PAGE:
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Amy

Sometimes, it feels as if we are eavesdropping on day-to-day conversations rather than just hearing the usual litany of platitudes and regrets.

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Stray Dog

"Stray Dog" largely succeeds because Granik's technique complements her subject. Both he and the film are modest in their goals and cherish the value of…

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Ballad of Narayama

"The Ballad of Narayama" is a Japanese film of great beauty and elegant artifice, telling a story of startling cruelty. What a space it opens…

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Monsieur Hire

Patrice Leconte's "Monsieur Hire" is a tragedy about loneliness and erotomania, told about two solitary people who have nothing else in common. It involves a…

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* This filmography is not intended to be a comprehensive list of this artist’s work. Instead it reflects the films this person has been involved with that have been reviewed on this site.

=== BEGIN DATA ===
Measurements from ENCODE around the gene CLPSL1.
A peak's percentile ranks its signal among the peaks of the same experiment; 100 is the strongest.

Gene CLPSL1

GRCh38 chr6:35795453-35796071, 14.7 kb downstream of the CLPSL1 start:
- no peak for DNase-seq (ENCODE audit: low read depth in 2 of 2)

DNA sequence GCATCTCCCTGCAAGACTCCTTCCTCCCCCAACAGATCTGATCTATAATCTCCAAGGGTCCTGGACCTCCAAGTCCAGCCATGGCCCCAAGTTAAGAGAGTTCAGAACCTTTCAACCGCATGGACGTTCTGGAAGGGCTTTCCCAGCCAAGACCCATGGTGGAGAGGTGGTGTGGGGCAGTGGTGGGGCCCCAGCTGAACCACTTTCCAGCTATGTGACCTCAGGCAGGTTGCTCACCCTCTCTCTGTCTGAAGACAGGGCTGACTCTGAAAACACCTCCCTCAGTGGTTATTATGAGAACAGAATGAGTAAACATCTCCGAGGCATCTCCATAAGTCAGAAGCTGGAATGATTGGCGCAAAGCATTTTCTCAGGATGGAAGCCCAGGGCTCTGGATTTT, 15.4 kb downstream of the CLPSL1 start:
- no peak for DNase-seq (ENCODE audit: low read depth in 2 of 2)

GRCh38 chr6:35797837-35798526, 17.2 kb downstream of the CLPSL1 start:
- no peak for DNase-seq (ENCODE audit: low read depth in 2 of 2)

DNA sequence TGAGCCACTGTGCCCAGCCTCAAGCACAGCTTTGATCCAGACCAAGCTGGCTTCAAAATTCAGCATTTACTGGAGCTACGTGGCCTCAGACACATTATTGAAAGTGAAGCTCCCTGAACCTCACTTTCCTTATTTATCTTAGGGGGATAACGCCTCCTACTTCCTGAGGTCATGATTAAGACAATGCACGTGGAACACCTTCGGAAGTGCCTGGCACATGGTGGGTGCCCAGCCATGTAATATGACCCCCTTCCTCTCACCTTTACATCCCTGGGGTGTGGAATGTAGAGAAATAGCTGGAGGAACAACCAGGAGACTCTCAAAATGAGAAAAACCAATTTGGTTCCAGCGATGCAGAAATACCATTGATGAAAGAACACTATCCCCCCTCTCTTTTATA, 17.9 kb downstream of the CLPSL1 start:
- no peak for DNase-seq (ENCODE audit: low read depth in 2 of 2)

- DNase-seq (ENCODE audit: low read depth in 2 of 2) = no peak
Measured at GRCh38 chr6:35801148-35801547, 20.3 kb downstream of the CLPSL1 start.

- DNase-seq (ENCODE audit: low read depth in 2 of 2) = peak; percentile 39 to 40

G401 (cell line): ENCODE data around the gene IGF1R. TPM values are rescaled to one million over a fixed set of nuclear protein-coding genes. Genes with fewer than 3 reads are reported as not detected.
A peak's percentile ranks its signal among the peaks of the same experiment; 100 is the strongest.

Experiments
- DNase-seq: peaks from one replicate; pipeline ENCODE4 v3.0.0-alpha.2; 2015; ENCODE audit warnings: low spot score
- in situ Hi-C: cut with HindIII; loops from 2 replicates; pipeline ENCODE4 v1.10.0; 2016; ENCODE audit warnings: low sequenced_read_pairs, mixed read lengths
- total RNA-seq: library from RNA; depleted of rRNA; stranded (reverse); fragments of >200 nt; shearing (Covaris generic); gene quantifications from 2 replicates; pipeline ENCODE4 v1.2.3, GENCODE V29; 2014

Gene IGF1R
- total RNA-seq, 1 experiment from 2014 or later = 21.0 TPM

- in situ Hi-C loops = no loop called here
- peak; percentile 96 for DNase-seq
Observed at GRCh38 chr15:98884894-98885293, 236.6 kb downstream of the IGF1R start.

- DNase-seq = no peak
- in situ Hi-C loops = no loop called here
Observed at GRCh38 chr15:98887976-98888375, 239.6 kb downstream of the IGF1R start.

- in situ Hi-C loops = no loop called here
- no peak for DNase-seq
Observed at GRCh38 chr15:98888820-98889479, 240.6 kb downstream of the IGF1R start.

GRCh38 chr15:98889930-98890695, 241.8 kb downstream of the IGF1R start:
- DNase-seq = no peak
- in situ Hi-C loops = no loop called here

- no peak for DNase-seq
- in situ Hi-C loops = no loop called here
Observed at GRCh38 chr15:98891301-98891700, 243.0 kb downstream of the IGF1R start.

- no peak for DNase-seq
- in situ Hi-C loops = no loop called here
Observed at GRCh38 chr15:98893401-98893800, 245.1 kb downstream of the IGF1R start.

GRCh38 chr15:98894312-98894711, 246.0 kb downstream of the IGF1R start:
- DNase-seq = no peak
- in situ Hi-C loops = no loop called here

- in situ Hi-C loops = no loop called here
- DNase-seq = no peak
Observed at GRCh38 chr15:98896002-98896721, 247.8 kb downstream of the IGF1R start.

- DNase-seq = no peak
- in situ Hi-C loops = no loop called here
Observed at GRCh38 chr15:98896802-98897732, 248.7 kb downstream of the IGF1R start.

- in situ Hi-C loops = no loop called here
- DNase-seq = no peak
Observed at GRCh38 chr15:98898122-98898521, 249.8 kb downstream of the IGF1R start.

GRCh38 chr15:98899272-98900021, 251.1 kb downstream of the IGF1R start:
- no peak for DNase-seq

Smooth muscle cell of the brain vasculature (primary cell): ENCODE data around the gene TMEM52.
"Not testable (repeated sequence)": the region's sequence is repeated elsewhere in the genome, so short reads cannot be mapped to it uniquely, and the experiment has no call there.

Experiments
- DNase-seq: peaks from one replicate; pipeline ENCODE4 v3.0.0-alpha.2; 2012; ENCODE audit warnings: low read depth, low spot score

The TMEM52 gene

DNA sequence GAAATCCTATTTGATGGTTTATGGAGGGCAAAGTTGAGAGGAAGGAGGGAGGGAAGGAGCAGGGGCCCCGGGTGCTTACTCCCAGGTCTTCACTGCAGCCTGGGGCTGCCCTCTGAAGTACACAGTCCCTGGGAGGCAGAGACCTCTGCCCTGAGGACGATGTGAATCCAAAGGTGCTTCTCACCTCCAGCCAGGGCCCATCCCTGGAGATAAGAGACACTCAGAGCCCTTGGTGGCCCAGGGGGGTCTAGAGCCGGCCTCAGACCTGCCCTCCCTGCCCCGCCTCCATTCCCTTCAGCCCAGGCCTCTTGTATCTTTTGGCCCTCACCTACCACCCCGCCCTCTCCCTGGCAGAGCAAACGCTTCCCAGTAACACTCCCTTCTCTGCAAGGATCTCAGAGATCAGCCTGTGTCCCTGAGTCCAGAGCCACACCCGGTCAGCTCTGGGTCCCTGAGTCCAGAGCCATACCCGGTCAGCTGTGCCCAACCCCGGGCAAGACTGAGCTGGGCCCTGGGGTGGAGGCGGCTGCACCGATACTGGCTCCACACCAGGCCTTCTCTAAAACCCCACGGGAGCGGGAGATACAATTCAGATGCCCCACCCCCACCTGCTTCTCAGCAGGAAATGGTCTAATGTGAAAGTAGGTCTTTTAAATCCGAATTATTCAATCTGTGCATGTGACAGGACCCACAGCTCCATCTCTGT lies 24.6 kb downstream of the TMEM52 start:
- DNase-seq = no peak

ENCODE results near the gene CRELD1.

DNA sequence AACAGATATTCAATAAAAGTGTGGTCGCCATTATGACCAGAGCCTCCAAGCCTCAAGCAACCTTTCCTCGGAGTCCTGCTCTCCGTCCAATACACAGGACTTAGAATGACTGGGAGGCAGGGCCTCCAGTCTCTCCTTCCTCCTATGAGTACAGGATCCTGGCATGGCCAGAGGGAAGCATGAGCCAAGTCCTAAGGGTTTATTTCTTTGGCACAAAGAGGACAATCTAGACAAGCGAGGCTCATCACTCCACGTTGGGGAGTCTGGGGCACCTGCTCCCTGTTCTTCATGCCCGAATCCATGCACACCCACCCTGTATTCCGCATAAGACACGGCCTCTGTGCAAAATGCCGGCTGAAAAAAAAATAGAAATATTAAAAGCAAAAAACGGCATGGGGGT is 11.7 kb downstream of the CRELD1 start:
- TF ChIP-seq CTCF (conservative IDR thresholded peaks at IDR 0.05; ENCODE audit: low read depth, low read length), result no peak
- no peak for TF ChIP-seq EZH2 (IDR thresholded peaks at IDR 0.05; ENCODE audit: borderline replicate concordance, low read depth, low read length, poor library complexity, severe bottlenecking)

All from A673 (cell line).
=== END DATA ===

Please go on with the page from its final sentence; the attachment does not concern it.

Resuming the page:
And the greatest art work of the 20th century is...

... what? Not "Star Wars"? Not even "The Dark Knight"? (Wait -- that's the 21st.)

See? Cinephiles and music collectors aren't the only ones who feel the compulsive need to make lists. Though, usually, we flaunt the subjectivity of the exercise (and try not to figure box-office popularity into the equation). But not this University of Chicago economist profiled in Monday's New York Times: Ask David Galenson to name the single greatest work of art from the 20th century, and he unhesitatingly answers "Les Demoiselles d'Avignon," a 1907 painting by Picasso.

He can then tell you with certainty Nos. 2, 3, 4, 5 and so on, as well. [...]

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